message 7: by Wendy Darling (new)

Wendy Darling But you're all better now, right?

message 8: by mark (new) - rated it 1 star

mark monday ah yes! in life, and right now too, after purging in this review.

message 9: by Manny (new)

Manny Donna wrote: "Please write a book about this. Who says a story about insurance can't be interesting? Wow."

A movie script might be even better. It sounds like you'd have the connections to be able to pitch it... and I'm wondering why I can't think of a single movie whose main character is an underwriter. Just crying out to be made!

message 10: by mark (last edited Nov 09, 2011 12:20AM) (new) - rated it 1 star

mark monday but it would have to be an angsty indie movie - and i hate those!

there is one insurance movie that i like a lot. it's about an insurance adjuster. it's called The Adjuster.

i found Adjustment folks to be creepy, overly friendly but still somehow blandly without affect, just off. i suppose it was the nature of their job. not a popular unit.

message 11: by Manny (new)

Manny Thanks, I will check out The Adjuster!

Why does it have to be angsty and indie? What's wrong with the full-blown Hollywood treatment?

message 12: by mark (new) - rated it 1 star

mark monday because it would be like Reality Bites + Battle in Seattle + The Real World San Francisco. lots of talking. featuring a nerdy bi lead. who wants to see that?

hey wait a sec, i do! that does sound awesome... yeah, i'm going to hollywood! i'm gonna be RICH!

message 13: by Manny (new)

Manny I'm glad you were so easily persuadable. Can I come in on this? As you'll see here and here, I know all about pitching movie scripts...

message 14: by mark (new) - rated it 1 star

mark monday you're in!

message 15: by Manny (new)

Manny This is great. When do we start?

message 16: by Stephanie (new)

Stephanie W love this review

message 17: by Alex (new)

Alex Flynn Well if you want it to be a big budget just add some time travel. Imagine the horrors of an insurance company in a world with time travel. Or juxtapose every single disaster movie of the past ten years with an adjustor. Just think of the poor insurance agent sent out to New York City The Day After Tomorrow.

message 18: by Eh?Eh! (new)

Eh?Eh! Please, Bird Brian. Twincest or nothing.

message 19: by Libbie Hawker (new)

Libbie Hawker (L.M. Ironside) HEY-O! Best ending to a review ever. Following.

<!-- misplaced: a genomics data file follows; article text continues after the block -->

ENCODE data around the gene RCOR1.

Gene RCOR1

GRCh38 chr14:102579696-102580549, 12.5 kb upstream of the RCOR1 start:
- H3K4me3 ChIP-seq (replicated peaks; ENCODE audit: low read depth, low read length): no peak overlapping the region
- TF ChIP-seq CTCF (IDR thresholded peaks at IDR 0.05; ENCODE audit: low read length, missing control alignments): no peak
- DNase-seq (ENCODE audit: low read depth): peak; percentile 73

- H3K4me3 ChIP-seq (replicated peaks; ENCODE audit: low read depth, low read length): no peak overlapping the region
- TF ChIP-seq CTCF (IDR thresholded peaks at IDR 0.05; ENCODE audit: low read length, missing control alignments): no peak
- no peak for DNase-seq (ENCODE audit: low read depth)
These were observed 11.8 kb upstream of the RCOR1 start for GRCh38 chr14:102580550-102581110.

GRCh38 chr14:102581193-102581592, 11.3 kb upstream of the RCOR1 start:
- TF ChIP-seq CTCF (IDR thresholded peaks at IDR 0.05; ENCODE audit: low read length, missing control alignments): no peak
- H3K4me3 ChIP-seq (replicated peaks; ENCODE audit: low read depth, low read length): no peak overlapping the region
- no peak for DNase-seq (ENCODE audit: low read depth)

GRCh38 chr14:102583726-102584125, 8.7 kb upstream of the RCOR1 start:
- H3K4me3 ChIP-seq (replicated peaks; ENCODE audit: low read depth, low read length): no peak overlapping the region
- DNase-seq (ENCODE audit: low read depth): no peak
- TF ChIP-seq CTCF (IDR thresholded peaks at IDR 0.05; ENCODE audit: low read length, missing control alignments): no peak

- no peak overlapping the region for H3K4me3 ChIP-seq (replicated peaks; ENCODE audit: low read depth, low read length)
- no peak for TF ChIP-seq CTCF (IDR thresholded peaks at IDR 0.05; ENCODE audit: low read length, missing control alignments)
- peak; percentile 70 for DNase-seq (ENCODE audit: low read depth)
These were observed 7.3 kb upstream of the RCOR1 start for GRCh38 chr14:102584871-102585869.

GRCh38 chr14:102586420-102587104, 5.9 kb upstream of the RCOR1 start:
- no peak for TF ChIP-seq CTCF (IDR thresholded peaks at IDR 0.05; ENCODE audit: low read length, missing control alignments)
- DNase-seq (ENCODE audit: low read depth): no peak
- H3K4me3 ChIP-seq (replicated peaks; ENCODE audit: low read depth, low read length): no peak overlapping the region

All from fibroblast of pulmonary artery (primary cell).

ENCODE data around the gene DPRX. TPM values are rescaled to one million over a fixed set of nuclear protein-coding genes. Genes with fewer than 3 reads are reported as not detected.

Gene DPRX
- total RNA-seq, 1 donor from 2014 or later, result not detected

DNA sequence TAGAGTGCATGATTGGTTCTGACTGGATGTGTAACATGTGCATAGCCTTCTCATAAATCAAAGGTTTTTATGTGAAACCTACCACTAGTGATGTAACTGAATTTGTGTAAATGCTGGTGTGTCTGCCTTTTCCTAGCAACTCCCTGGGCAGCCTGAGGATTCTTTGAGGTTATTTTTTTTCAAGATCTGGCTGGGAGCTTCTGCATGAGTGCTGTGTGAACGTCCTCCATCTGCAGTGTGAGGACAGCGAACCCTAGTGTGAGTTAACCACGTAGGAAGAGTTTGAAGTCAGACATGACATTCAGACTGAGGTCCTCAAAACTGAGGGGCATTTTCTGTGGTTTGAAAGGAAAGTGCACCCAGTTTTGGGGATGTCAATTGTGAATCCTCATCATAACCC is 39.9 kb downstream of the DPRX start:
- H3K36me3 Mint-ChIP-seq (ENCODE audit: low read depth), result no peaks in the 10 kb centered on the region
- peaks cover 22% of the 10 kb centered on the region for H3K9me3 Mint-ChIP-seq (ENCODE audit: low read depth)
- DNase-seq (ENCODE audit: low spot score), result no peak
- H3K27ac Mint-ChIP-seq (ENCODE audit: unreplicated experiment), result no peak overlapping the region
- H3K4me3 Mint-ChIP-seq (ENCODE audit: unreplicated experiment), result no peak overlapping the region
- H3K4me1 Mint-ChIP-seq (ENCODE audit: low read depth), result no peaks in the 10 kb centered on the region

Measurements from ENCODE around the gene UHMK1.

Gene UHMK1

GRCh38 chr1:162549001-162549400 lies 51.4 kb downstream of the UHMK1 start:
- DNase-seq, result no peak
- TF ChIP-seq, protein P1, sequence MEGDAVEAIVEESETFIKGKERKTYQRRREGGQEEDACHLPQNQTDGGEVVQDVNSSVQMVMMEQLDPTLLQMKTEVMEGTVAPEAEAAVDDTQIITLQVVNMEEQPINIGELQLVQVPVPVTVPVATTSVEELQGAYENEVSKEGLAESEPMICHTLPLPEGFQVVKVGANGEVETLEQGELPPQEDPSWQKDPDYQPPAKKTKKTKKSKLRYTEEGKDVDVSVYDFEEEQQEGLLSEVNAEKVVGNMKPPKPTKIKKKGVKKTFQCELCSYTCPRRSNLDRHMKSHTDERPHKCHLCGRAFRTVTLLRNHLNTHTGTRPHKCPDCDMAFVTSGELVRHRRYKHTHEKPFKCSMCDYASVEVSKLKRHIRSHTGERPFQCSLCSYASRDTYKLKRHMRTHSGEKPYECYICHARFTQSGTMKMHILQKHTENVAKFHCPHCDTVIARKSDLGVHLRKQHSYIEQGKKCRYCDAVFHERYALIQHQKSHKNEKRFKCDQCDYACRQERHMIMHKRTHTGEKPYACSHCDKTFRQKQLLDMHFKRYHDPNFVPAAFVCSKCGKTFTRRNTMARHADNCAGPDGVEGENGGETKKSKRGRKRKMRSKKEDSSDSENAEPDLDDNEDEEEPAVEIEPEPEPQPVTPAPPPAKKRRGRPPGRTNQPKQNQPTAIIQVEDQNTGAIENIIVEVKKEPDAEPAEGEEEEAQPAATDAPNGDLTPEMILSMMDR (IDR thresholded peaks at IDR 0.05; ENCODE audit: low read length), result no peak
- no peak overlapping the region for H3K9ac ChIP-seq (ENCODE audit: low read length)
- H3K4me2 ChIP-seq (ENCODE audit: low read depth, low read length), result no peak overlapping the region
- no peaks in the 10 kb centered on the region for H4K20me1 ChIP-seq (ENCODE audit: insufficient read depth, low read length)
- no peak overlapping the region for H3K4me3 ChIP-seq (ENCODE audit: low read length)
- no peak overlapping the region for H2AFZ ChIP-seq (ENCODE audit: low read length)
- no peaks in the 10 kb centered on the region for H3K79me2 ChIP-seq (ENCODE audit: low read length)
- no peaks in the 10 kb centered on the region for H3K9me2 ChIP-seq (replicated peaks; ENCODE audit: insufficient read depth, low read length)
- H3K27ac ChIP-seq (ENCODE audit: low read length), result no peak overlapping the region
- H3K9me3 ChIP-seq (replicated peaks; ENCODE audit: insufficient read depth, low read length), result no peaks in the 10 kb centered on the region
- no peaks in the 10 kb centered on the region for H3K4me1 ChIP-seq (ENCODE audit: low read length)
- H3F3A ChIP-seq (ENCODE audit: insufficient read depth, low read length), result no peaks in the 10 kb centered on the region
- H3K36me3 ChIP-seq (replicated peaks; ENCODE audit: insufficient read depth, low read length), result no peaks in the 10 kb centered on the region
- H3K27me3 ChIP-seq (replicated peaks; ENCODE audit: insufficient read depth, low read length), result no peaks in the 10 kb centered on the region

message 20: by Miriam (new)

Miriam Did you know there is a kiddie picture-book version of the Celestine Prophecy? I bought a copy at the library book sale so a kid would be spared.

message 21: by mark (new) - rated it 1 star

mark monday thanks Stephanie & Lavender!

Stu & Brian... you are in. we're all gonna be RICH!

sorry, Eh, no twincest. casting would be a difficulty. however, if you are able to find the right twins... YOU ARE IN.

manny, we are starting 13 years ago! i am going back in time right now to 28-year old mark to commence our time traveling adventures, as research for the film. will report back soon.

Miriam, your brave efforts inspire us all. i am going to look for all copies of Celestine Prophecy, Many Lives Many Masters, and The Secret at the next library sale. and then burn them! sometimes book burning is not such a bad thing. sometimes it helps people, in a big-picture kinda way!

message 22: by [deleted user] (new)

Plus, anything remotely connected to Bjork automatically becomes ten times more awesome.

For guys. For girls, let's just say not all of us are charmed by her.

message 23: by [deleted user] (new)

Oh, I wasn't talking looks either - she's cute enough - just as the living embodiment of the MPDG, I think most women are contractually obligated to hate her. Is all.

message 24: by [deleted user] (new)

Sorry, yeah.

The origin of the phrase. Also, the origin of My Year of Flops, which is my favorite.

message 25: by Ian (new)

Ian "Marvin" Graye Speaking unprofessionally, I'd be worried about whether you could get a completion guarantee for this film. That would be the ultimate underwriter's revenge on a good idea.